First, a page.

By Henry Badilla / July 7th, 2017
|Release Date||June 27, 2017|
|Platform||PlayStation 4, PS Vita, Xbox One|
As someone who has been into videogames for a while, I can’t help but think that games are not what they used to be. It feels like we always get the same stories and the same characters, which is why I always loved Japanese videogames, they usually take known tropes and change them to something completely new. Valkyria Revolution is about a war, an evil empire, a group of soldiers, a princess fighting for her kingdom, and a band of stereotypes that join our cold and serious protagonist with a giant sword to defeat evil. But we have a European setting this time.
Our story starts in the country of Jutland, which is undergoing a crisis due to an economic blockade with the neighboring countries that was ordered by the Ruzhien empire. Not happy with their situation, an elite squad of the Jutland army takes action and attacks a neighboring country under the control of Ruzhien, which starts a war between both nations. However, the war was secretly organized by 5 individuals, labeled as traitors by history, and this is the true history of how the liberation of Jutland really went.
As mentioned above, Valkyria Revolution takes place in an alternative version of Europe, during an era similar to the Industrial Revolution. The story revolves around Amleth, the commander of the Anti-Valkyria Squadron and a member of the Traitors, in his journey to get revenge on the empire; and Ophelia, the princess of Jutland who decides to join the fight.
Most of the playable characters in the game exist simply to fulfill a role. Our squadron consists of the dumb girl, the serious girl, the old man who drinks alcohol, the delicate boy and other stereotypes found in japanese media. While these characters are fun and add some comedic relief to the game, they don’t bring anything extra to the main story. Ophelia, on the other hand, starts as the typical princess who doesn’t want to be a burden to everyone, but throughout the game we can see her grow as a character and she ended up being my favorite character of the game.
Unlike the other Valkyria games this is an Action RPG. Each character during combat will have an action bar that, once filled, is able to take an action. In addition to attacking we also have access to a menu where we can order other units to use a specific attack, use items, or perform spells. Unfortunately, we can’t assign spells to any button so casting them becomes cumbersome. For an action RPG, the final battles ended up being a mess of navigating through menus to spam a spell as fast as possible.
Between each mission you can move through a small town to buy supplies or upgrade your characters. The town feels mostly empty, and besides eavesdropping on our squad’s conversation there is nothing to do in it. In addition to the story missions, you can take free missions to level up your characters. Unfortunately, the Ruz empire will try to recover the lands that you have liberated, so you’ll have to take some missions that consist of defending these towns. While the idea is good, the game tends to spawn the same mission several times, and if you ignore them you lose territory, so you end up playing the same mission many times, and the experience points gained is not even that great to justify it.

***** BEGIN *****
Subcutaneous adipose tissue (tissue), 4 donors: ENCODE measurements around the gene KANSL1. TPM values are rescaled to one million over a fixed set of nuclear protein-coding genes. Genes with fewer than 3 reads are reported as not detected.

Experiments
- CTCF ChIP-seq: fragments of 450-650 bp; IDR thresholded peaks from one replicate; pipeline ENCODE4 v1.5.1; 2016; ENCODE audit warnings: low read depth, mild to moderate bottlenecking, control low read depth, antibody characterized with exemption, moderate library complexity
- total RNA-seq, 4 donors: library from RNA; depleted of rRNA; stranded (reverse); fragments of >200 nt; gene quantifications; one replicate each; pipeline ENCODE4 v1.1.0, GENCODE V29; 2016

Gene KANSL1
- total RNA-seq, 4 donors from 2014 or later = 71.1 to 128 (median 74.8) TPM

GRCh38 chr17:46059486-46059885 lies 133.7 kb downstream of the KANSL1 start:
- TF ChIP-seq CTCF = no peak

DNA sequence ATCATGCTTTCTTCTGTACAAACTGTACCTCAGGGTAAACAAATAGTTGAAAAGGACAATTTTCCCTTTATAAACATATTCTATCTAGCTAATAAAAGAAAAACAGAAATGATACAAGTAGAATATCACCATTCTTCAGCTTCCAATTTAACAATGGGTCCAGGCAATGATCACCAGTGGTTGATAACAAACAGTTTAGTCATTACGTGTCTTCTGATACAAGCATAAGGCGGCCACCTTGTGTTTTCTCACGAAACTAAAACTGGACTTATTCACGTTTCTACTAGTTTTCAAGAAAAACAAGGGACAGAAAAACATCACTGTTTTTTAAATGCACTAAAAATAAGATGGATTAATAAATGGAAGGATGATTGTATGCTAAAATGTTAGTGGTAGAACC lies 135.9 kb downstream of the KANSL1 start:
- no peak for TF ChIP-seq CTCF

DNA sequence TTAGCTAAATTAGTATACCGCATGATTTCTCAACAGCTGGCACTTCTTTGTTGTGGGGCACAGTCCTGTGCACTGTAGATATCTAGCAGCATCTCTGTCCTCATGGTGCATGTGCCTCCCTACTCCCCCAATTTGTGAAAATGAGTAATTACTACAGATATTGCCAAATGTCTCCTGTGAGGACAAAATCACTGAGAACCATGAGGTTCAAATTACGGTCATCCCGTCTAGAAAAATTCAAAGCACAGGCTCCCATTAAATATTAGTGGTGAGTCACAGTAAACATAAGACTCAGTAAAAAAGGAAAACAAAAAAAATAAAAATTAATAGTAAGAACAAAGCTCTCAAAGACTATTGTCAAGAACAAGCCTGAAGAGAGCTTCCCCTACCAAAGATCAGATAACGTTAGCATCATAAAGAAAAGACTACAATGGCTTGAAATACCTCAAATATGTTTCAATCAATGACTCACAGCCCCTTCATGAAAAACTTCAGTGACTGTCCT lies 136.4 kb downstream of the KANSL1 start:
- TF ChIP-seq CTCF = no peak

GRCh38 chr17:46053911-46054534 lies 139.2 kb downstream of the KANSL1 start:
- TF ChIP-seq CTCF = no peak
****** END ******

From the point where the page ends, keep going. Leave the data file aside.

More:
This leads me to the main problem with the game, it’s just too long. The game has 11 chapters, but almost half of the missions consist of Jutland conquering other countries, with generic bosses at the end, and no relation to the story. There are tons of cutscenes in the game, but they barely add anything new to the plot, only bringing details that the player could deduce by themselves, or are just redundant. Half the game consists of characters rambling about how they love their country.
Combat is repetitive, the AI is always the same during the game. The only thing that changes is that the enemy units have more life, and this is the same for the bosses. On top of that, the non-story missions grant very little experience points. If you want to have units at the recommended level for each mission you will have to grind at least 2 levels after each mission, which could take a while.
Moving to the visual portion of the game, I have no complaints. The graphics are good, the art style and character designs are really well made. The game uses a filter over everything to give it the looks of a canvas, which gives it a unique look. The music is also very well made. This is what we could call a traditional RPG soundtrack, with emotive songs, immersive combat tunes and everything in between.
Valkyria Revolution is a game that tries to do several things. It pretends to be an action game, but it uses a time bar to determine the order of combat. It has a lot of different characters, but it doesn’t know what to do with them. It tries to create this big narrative but the end is predictable. And we ended with a game that’s simply mediocre. I feel that if they had decided to do a smaller game, that ended around the 20 hours mark, some of the problems could have been overlooked, but by increasing its length artificially to ship a 40 hours game to justify the $40 price, all the problems become more evident. I’m pretty sure that there is a group of fans out there that can overlook these issues and will probably have a blast with it, but I wasn’t one of them.
Review copy provided by the publisher.
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